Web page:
Today we are watching the failure of Islamism. From the Muslim Brotherhood to Islamic State, Islamist movements have had no more success in curing the ills of Arab civilization than any of the secular movements of the past. Worse, the brutal fanaticism and nihilistic violence of groups like Islamic State undercuts respect for more moderate versions of Islamic spirituality and thought.

The Turks and the Iranians have had more economic and institutional success than the Arabs, but in both Turkey and Iran today, the outlook is bleak. Iran is ruled by a revolutionary alliance of reactionary clerics and hungry thugs, and it is committed to a regional policy of confrontation and sectarian war. Like the Soviet Union, Iran is an uneasy conglomeration of national and cultural groups held together by a radical but increasingly stale ideology. Turkey, too, is cursed by blind Islamist enthusiasm and unresolved ethnic and ideological chasms. Neither country is immune to the violence sweeping the region, and neither country has been able to develop policies that would calm rather than roil their turbulent surroundings.

At the same time, foreign values are challenging traditional beliefs and practices across the region. Women throughout the Islamic world are seeking to shape theological and social ideas to better reflect their own experience. Modern science and historical and textual criticism pose many of the questions for traditional Islamic piety that 19th-century science and biblical criticism posed for Christianity. Young people continue to be exposed to information, narratives and images that are difficult to reconcile with traditions they were raised to take for granted.

As hundreds of thousands of refugees stumble from the chaos of an imploding Arab world toward Europe, and as millions more seek refuge closer to home, we see a crisis of confidence in the very structures of Middle Eastern civilization, including religion. Reports that hundreds of Iranian and other refugees from the Islamic world are seeking Christian baptism in Europe can be seen as one aspect of this crisis. If people feel that the religion they were raised in and the civilization of which they are a part cannot master the problems of daily life, they will seek alternatives.

For other Muslims, this means the embrace of radical fundamentalism. Such fanaticism is a sign of crisis and not of health in religious life, and the very violence of radical Islam today points to the depth of the failure of traditional religious ideas and institutions across the Middle East.

In Europe and the West, the crisis is quieter but no less profound. Europe today often doesn’t seem to know where it is going, what Western civilization is for, or even whether or how it can or should be defended. Increasingly, the contemporary version of Enlightenment liberalism sees itself as fundamentally opposed to the religious, political and economic foundations of Western society. Liberal values such as free expression, individual self-determination and a broad array of human rights have become detached in the minds of many from the institutional and civilizational context that shaped them.

Capitalism, the social engine without which neither Europe nor the U.S. would have the wealth or strength to embrace liberal values with any hope of success, is often seen as a cruel, anti-human system that is leading the world to a Malthusian climate catastrophe. Military strength, without which the liberal states would be overwhelmed, is regarded with suspicion in the U.S. and with abhorrence in much of Europe. Too many people in the West interpret pluralism and tolerance in ways that forbid or unrealistically constrain the active defense of these values against illiberal states like Russia or illiberal movements like radical Islam.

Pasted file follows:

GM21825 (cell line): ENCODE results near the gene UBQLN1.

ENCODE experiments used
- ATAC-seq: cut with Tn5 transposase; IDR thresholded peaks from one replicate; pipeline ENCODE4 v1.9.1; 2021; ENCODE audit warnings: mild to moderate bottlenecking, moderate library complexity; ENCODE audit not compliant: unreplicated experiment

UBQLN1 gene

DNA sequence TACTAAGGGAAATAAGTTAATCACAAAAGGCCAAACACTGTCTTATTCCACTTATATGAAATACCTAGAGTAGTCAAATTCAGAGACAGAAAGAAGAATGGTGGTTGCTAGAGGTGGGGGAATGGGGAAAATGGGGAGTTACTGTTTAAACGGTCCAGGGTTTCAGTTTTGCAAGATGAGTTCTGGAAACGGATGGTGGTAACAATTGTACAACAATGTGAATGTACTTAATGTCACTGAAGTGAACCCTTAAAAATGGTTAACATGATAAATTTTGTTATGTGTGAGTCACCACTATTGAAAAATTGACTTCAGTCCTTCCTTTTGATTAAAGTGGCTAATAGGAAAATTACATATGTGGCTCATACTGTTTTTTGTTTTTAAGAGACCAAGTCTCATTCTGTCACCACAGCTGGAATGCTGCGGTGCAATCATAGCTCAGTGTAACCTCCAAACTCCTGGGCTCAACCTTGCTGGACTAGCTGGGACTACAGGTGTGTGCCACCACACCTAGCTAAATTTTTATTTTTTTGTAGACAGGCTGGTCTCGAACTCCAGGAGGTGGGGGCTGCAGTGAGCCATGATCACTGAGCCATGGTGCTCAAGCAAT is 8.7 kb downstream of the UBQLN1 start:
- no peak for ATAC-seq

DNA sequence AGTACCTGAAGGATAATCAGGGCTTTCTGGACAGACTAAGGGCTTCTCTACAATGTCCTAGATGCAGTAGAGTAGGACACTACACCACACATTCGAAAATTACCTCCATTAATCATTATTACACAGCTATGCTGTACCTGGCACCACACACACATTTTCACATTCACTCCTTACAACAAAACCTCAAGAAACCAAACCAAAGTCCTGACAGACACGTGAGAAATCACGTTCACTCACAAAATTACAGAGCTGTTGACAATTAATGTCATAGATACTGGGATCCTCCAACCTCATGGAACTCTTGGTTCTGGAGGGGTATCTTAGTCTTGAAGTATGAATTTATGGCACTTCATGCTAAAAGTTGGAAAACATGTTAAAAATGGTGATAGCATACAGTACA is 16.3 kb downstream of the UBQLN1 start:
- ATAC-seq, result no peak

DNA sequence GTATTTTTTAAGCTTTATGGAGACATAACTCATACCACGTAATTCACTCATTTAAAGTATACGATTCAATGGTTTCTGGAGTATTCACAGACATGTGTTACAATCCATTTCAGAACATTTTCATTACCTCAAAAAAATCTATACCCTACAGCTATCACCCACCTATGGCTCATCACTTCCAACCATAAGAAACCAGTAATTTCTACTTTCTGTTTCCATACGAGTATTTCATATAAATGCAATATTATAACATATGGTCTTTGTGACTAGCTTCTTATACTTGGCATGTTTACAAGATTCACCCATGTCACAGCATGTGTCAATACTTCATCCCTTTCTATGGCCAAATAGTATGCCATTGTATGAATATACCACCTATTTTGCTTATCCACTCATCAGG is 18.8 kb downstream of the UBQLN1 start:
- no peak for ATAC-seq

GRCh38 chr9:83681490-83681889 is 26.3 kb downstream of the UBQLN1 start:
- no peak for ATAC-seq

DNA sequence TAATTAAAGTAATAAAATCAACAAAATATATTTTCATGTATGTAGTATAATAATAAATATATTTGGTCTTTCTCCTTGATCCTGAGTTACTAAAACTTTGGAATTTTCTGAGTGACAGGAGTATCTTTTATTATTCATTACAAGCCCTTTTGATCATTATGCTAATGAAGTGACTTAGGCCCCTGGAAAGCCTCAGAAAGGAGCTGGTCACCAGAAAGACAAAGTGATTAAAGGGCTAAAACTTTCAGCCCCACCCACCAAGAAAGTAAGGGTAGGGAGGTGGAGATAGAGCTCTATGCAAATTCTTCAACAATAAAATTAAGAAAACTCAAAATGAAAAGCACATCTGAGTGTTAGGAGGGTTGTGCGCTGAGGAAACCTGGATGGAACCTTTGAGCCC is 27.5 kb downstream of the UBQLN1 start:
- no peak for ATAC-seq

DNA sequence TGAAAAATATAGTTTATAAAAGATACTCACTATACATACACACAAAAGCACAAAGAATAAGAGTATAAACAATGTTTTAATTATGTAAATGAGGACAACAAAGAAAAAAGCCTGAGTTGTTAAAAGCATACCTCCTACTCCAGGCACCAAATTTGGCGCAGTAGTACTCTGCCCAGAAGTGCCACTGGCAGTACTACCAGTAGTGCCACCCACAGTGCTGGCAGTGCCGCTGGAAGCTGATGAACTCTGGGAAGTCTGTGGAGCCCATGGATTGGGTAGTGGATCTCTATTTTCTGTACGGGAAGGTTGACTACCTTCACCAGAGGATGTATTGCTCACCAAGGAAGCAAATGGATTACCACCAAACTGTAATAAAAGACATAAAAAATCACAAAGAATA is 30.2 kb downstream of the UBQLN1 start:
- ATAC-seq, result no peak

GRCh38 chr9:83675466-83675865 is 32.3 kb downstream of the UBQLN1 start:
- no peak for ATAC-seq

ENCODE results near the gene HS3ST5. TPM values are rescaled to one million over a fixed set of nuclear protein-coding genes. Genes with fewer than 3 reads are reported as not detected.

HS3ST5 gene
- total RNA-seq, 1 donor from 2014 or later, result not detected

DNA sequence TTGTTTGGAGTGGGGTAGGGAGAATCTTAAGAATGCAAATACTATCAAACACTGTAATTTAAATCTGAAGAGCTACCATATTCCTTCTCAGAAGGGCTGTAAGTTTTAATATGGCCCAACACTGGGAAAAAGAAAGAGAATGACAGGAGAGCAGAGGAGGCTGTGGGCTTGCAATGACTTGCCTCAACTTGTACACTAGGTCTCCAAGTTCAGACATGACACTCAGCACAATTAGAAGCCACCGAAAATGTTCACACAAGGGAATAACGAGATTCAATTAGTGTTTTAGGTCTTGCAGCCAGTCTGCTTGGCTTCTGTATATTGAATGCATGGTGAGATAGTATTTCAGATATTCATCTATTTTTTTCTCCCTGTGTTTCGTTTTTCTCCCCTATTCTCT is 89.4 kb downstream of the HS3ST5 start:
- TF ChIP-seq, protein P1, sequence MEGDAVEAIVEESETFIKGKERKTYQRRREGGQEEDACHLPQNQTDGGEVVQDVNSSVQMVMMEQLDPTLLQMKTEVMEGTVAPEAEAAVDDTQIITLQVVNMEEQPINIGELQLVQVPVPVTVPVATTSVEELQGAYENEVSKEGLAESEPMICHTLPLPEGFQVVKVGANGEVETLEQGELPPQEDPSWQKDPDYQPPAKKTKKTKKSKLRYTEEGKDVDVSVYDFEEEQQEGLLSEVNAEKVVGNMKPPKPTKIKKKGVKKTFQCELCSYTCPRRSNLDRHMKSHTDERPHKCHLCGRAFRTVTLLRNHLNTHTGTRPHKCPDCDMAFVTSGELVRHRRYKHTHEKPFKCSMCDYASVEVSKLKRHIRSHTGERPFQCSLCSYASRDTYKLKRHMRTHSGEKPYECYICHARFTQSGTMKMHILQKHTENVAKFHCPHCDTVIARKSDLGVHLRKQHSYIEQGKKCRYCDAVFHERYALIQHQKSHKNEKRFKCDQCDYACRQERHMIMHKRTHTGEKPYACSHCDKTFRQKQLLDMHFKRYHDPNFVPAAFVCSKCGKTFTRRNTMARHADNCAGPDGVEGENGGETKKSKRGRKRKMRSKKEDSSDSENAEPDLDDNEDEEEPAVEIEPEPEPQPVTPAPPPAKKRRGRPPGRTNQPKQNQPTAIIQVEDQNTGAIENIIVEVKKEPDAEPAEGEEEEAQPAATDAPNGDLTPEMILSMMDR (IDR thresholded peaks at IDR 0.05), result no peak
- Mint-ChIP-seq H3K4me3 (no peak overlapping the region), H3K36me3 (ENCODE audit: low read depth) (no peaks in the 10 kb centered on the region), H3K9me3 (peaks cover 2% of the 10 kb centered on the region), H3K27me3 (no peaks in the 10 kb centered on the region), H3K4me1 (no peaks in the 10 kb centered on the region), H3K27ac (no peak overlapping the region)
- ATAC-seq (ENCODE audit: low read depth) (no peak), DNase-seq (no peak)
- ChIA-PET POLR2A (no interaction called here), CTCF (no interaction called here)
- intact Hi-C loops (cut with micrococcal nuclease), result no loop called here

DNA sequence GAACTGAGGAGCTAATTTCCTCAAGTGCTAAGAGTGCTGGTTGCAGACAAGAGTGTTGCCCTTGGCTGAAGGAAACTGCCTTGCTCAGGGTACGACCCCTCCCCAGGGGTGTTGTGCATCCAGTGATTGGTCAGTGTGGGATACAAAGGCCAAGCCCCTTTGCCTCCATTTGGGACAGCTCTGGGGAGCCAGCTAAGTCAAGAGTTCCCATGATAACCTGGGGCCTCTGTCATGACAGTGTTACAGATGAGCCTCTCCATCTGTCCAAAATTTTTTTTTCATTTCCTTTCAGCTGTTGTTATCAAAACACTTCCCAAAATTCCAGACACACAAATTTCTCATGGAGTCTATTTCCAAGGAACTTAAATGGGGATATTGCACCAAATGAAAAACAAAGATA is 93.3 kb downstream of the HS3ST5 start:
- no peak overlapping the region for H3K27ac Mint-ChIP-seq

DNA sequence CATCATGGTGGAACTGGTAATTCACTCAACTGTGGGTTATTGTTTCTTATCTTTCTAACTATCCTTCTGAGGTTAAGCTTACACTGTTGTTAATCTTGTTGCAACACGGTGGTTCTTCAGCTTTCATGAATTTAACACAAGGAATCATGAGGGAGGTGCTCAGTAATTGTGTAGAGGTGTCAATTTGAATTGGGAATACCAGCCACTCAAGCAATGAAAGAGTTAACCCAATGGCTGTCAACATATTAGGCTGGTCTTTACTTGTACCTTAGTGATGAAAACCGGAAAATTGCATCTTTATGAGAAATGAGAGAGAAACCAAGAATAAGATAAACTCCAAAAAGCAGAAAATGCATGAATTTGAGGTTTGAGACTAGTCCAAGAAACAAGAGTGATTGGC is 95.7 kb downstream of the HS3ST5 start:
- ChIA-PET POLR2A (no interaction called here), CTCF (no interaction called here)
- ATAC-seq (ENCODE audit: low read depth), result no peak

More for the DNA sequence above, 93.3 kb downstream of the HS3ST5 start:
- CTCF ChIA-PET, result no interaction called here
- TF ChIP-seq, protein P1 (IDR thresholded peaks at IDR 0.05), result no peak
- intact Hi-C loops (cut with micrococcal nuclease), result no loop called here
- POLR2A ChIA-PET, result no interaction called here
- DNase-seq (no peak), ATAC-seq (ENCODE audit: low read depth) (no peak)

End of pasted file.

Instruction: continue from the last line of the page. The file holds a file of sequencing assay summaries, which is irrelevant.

Europe’s approach to the migration crisis brings these failures into sharp relief. The European Union bureaucracy in Brussels has erected a set of legal doctrines stated in terms of absolute right and has tried to build policy on this basis. Taking its cue from the U.N.’s 1948 Universal Declaration of Human Rights and other ambitious declarations and treaties, the EU holds that qualified applicants have an absolute human right to asylum. European bureaucrats tend to see asylum as a legal question, not a political one, and they expect political authorities to implement the legal mandate, not quibble with it or constrain it.

This is, in many ways, a commendable and honorable approach. Europeans are rightly haunted by what happened in the 1930s when refugees from Hitler’s Germany could often find no place to go. But solemn declarations to “do the right thing” do not always lead to sound policy.

Under normal circumstances, the rights-based, legalistic approach can work reasonably well. When refugee flows are slack, the political fallout from accommodating them is manageable. But when the flow of desperate people passes a certain threshold, receiving countries no longer have the will (and, in some cases, the ability) to follow through. Ten thousand refugees is one thing; 10 million is another. Somewhere between those extremes is a breaking point at which the political system will no longer carry out the legal mandate. To pretend that this isn’t true is to invite trouble, and Europe is already much closer to a breaking point than Brussels or Berlin would like to admit.

In eastern and central Europe, the social and economic conditions for absorbing mass migration from the Middle East simply don’t exist. The relatively homogenous ethnic nation states that now comprise the region were created through generations of warfare, often accompanied by episodes of ethnic cleansing and genocide. Most of these states enjoyed a brief period of independence between the two world wars and were then engulfed, first by the Nazis and later by the Soviet empire. Their independence and security still feel fragile, and most of their citizens still believe that the role of the state is to protect the well-being of their own ethnic group and express its cultural values.